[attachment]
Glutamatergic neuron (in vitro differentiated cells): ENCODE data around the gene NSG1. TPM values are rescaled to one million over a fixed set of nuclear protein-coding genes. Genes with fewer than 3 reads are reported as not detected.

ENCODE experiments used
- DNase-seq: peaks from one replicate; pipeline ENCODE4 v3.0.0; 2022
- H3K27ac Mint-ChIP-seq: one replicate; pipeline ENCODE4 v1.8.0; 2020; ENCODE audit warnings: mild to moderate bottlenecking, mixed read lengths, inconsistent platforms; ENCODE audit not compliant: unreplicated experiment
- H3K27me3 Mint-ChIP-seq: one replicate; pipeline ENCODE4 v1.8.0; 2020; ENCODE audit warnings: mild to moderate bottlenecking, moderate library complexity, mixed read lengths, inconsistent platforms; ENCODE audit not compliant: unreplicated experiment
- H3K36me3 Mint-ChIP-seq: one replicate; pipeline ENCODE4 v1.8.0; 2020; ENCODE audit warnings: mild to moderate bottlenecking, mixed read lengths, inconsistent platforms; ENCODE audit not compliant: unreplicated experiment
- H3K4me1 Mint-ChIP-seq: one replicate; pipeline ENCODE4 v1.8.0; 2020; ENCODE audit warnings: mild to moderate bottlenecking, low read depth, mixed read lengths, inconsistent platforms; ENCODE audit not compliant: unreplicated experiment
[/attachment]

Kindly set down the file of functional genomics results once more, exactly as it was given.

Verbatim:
Glutamatergic neuron (in vitro differentiated cells): ENCODE data around the gene NSG1. TPM values are rescaled to one million over a fixed set of nuclear protein-coding genes. Genes with fewer than 3 reads are reported as not detected.

ENCODE experiments used
- DNase-seq: peaks from one replicate; pipeline ENCODE4 v3.0.0; 2022
- H3K27ac Mint-ChIP-seq: one replicate; pipeline ENCODE4 v1.8.0; 2020; ENCODE audit warnings: mild to moderate bottlenecking, mixed read lengths, inconsistent platforms; ENCODE audit not compliant: unreplicated experiment
- H3K27me3 Mint-ChIP-seq: one replicate; pipeline ENCODE4 v1.8.0; 2020; ENCODE audit warnings: mild to moderate bottlenecking, moderate library complexity, mixed read lengths, inconsistent platforms; ENCODE audit not compliant: unreplicated experiment
- H3K36me3 Mint-ChIP-seq: one replicate; pipeline ENCODE4 v1.8.0; 2020; ENCODE audit warnings: mild to moderate bottlenecking, mixed read lengths, inconsistent platforms; ENCODE audit not compliant: unreplicated experiment
- H3K4me1 Mint-ChIP-seq: one replicate; pipeline ENCODE4 v1.8.0; 2020; ENCODE audit warnings: mild to moderate bottlenecking, low read depth, mixed read lengths, inconsistent platforms; ENCODE audit not compliant: unreplicated experiment